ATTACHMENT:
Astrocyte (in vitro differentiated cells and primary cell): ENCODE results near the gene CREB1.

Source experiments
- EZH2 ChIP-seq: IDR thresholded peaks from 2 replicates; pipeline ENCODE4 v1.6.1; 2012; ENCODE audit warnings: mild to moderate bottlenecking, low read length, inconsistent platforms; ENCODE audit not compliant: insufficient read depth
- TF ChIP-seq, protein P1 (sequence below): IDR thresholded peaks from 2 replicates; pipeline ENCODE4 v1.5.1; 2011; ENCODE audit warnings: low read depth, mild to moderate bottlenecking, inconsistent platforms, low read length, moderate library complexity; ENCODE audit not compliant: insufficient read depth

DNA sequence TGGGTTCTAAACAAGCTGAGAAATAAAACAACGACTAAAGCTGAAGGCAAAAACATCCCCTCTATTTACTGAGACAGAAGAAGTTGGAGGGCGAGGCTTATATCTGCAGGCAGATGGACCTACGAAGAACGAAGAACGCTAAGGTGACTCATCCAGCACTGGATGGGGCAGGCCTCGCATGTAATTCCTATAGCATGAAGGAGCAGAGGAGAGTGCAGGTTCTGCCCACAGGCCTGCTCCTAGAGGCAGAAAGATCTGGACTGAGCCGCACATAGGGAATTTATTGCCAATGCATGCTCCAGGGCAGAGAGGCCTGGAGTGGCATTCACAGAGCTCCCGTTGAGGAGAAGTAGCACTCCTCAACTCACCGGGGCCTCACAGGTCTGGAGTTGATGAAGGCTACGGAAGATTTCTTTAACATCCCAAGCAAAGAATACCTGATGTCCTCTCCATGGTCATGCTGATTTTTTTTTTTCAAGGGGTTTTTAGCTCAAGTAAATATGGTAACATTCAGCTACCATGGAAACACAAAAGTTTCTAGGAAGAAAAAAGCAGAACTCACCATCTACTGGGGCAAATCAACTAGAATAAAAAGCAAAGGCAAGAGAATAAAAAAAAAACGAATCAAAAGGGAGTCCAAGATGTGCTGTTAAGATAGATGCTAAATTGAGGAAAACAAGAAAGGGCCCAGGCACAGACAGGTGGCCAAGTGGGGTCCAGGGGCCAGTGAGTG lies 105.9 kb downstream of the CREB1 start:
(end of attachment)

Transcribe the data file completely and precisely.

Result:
Astrocyte (in vitro differentiated cells and primary cell): ENCODE results near the gene CREB1.

Source experiments
- EZH2 ChIP-seq: IDR thresholded peaks from 2 replicates; pipeline ENCODE4 v1.6.1; 2012; ENCODE audit warnings: mild to moderate bottlenecking, low read length, inconsistent platforms; ENCODE audit not compliant: insufficient read depth
- TF ChIP-seq, protein P1 (sequence below): IDR thresholded peaks from 2 replicates; pipeline ENCODE4 v1.5.1; 2011; ENCODE audit warnings: low read depth, mild to moderate bottlenecking, inconsistent platforms, low read length, moderate library complexity; ENCODE audit not compliant: insufficient read depth

DNA sequence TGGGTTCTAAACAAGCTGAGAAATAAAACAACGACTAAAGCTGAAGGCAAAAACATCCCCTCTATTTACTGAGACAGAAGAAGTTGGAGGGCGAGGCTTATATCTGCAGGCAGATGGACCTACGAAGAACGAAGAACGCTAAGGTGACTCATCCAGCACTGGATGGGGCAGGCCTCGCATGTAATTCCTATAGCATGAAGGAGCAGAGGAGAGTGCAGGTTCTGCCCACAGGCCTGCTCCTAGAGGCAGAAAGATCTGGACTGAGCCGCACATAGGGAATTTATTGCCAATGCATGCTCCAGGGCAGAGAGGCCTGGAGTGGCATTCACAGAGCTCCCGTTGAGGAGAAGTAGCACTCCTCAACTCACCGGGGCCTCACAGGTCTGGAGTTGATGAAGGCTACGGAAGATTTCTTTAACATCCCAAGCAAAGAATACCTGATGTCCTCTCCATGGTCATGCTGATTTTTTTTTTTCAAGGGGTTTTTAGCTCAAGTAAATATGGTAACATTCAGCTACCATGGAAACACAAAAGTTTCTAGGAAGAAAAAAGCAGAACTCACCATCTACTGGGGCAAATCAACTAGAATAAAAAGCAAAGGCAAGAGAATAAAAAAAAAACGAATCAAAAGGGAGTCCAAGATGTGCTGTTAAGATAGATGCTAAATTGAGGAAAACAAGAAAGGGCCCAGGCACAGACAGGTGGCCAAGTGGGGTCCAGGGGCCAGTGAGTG lies 105.9 kb downstream of the CREB1 start: